I recently saw a beautiful video traveling around social media that addresses a very important, a very potent, and a very prudent question: What is it like to be you?
The beautiful video was created by Sustainable Human, and narrated by renowned philosopher Charles Eisenstein. It addresses the urgent need to switch our focus from dehumanization and projection, to asking ourselves how we can truly begin to address the causes of this world’s current issues, rather than just attacking the symptoms. One must simply look to last year’s presidential election to see the divisive tactics that have been adding to the tension in this world. I had a very challenging time seeing people turn on one another during that election, and in the days and months that followed. However I began to hear several respected speakers, authors, philosophers, etc., stating that this situation is exactly what we all needed to help us wake up. Change can only begin from within, and all the problems we see in the world are a reflection of things that we, as a whole, need to work out and solve. We are all responsible, and the issues are now getting too much exposure to be ignored any longer.
The best place to begin that work is inside of our own consciousness. Rather than demonizing others, can we truly look within and ask ourselves if there’s anything unresolved in us that still needs healing? Maybe there’s something in us that seeks power in manipulative ways? Or a part of us that never healed a past trauma, and lives in deep-seated fear? Perhaps there’s a part of us that doesn’t feel heard? Whatever the issues, we can all do this world a service by looking within to address them. And even if we’ve done our own work, we won’t solve anything by angrily blaming those who haven’t yet done theirs. If they haven’t, there’s a reason. They don’t have the right tools, or they grew up in such abject poverty or oppression that they don’t know how to do anything but fight for what they need, or live in a reptilian mode of survival. Often it’s a simple lack of education, exposure, and experience. All too often we forget that every person deserves respect, and is right where they are because of their own valid reasons. It can be all too easy for our egos to begin to judge, planting seeds for such thoughts as “What an idiot,” or “How could anyone ever act like that?” or even, “What a horrible ignorant person!” Even if we don’t agree with someone, or even if their actions necessitate some kind of moral or legal consequence, we can still approach them from a very different standpoint within ourselves. We can step inside their shoes for a moment, and gently guide our egos and our thoughts to a more expansive viewpoint. We can look at the other person and say, “Wow… you seem to be at such a different place than me. I wonder what led you here. What is it like to be you?”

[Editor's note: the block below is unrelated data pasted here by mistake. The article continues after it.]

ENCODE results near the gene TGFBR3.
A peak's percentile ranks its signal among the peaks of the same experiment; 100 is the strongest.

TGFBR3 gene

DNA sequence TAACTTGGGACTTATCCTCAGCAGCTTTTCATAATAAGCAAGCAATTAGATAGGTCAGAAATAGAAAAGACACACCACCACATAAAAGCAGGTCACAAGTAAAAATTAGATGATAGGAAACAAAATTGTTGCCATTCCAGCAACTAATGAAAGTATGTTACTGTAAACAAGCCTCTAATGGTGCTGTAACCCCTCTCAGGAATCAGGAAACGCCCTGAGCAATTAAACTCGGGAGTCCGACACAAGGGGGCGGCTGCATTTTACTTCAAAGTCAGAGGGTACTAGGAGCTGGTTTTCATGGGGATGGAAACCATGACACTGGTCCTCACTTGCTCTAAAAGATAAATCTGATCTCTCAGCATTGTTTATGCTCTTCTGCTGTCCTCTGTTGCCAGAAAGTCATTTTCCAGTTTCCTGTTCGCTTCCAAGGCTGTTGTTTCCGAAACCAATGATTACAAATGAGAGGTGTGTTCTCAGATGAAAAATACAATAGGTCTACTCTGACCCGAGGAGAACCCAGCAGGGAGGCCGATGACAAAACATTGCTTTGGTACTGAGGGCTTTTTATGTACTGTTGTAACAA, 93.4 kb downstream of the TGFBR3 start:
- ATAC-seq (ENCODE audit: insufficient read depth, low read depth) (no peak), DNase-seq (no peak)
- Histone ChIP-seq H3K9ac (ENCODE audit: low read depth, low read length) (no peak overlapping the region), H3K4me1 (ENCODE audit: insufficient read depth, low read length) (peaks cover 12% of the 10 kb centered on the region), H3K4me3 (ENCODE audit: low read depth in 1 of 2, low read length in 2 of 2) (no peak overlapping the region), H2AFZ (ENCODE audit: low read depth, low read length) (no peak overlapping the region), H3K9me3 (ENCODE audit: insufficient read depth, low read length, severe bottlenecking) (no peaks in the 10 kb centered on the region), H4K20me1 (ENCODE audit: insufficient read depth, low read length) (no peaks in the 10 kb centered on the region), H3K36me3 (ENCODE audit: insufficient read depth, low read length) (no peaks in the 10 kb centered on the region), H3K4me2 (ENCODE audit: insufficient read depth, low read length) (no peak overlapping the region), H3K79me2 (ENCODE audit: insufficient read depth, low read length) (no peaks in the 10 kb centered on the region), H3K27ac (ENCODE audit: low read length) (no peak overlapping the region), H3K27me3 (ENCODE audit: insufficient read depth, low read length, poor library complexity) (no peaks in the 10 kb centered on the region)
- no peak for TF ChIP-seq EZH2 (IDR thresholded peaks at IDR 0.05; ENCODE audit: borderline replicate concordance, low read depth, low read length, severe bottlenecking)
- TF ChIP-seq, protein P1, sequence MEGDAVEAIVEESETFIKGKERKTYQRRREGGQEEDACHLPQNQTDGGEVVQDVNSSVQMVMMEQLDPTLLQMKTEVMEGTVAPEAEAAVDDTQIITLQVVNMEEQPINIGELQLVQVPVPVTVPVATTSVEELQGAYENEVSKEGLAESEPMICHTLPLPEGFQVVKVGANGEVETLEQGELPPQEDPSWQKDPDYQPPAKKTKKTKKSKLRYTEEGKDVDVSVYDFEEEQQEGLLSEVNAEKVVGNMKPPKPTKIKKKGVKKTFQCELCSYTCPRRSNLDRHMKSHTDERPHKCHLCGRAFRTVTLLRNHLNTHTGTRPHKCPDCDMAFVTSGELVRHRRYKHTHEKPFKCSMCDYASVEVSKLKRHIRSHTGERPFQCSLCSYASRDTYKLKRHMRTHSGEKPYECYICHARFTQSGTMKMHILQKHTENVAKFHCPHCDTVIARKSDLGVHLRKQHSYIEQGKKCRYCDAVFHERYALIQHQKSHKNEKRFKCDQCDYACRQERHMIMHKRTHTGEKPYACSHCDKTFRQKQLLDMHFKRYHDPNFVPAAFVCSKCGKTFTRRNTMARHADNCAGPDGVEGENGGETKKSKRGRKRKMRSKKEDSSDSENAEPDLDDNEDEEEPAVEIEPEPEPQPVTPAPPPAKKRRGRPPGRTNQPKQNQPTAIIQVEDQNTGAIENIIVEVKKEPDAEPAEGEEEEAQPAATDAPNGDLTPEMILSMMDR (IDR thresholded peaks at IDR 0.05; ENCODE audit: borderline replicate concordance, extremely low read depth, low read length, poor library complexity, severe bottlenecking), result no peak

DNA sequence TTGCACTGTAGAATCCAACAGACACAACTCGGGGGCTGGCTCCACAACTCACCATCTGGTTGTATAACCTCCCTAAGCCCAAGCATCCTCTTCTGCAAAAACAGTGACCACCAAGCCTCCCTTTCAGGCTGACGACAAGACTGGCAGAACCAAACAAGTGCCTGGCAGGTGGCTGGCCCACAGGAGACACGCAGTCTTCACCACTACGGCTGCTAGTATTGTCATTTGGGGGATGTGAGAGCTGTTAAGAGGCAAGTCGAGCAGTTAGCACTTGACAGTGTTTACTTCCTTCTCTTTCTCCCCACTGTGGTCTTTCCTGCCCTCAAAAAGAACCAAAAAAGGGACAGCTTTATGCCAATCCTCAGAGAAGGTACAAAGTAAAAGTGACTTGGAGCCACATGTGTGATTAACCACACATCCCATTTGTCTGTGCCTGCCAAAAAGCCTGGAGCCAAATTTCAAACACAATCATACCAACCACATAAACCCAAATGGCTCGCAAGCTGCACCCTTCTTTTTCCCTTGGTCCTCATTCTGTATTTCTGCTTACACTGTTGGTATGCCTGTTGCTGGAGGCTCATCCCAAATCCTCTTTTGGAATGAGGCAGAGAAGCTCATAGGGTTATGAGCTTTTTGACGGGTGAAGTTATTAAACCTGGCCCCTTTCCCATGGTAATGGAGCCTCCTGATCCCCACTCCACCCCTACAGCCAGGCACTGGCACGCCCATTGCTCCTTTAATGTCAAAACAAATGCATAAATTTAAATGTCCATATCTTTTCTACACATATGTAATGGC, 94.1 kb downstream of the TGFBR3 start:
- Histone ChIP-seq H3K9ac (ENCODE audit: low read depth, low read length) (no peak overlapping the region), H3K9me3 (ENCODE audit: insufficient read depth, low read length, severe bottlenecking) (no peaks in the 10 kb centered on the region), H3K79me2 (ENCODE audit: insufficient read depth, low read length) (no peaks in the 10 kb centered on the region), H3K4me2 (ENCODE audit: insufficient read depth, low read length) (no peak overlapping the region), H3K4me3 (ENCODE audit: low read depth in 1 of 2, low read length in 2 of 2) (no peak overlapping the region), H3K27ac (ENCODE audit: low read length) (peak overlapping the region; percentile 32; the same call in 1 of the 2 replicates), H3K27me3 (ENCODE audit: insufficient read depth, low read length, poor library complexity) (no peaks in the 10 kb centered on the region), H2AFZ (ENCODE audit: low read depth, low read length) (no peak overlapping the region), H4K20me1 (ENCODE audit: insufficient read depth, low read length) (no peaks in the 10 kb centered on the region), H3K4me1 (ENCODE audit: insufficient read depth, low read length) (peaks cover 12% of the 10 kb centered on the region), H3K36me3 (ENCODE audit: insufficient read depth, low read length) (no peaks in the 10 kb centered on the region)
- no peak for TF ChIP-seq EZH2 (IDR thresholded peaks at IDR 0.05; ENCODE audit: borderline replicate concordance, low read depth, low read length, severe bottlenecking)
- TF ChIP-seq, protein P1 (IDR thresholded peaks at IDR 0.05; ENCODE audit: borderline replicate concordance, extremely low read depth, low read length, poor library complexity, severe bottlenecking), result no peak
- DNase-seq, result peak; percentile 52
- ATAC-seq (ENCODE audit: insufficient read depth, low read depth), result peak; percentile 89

In his book “Education for Life,” J. Donald Walters defines spiritual maturity as the ability to relate to another person’s reality. This definition has taken deep root in my heart and mind. For me it refers to not only the ability to see, respect, and relate to another person’s consciousness and reality- even if it appears completely opposite of my own – but also to understand how and why this being may have come to that particular place in life, and how, from that position, they relate to others in the ways that they do. No matter which side of an issue we feel we’re on, the problems will only be perpetuated if we keep the hate and fighting going. If we keep blaming, projecting, and reactively defending our own stance, we fuel the fires of separateness. And separateness, as many people now know, is entirely an illusion.
This does not however, rationalize or justify any indifference on my part, or at all, or any blind denial of what is happening. Personally, I’m an over-the-top recycler, I am particularly passionate about the health of our soil, of our watersheds, and of our inner worlds. I do not bank with large banks. My husband and I try to vote with every dollar we spend, especially with the clothing and food we purchase. We grow organically. We believe in things, and take certain stances when it comes to politics and the environment. So I don’t think this new movement is a call to avoid action; it’s not that we shouldn’t be called to activism, or to run for offices to make positive change, or to demonstrate or peacefully protest in ways that feel true to us, or to participate in the change in more subtle or inward ways. But whatever we feel our own path to be, flinging around more negativity, whether it’s in small words to a few specific human beings, or on a large scale… it truly affects everyone, and reflects back to us the shadows of this world.
In the video, Eisenstein speaks these powerful words about beginning to address the real causes:
“For example, we don’t know how to solve the problems of crime, which is an outgrowth of deep social conditions… That’s not something we know how to solve. But, if you blame it on ‘criminals,’ then you know how to solve it. It’s easy! … If the problem is terrorism, we don’t know how to solve the deep conditions that give birth to terrorism… so let’s instead just blame it on these scary, horrible ‘terrorists’ … but bombing the terrorists does not solve the problem. It worsens the problem. It adds to the conditions that are part of the problem…”
“Darkness cannot drive out darkness; only light can do that. Hate cannot drive out hate; only love can do that.”
~ Dr. Martin Luther King Jr.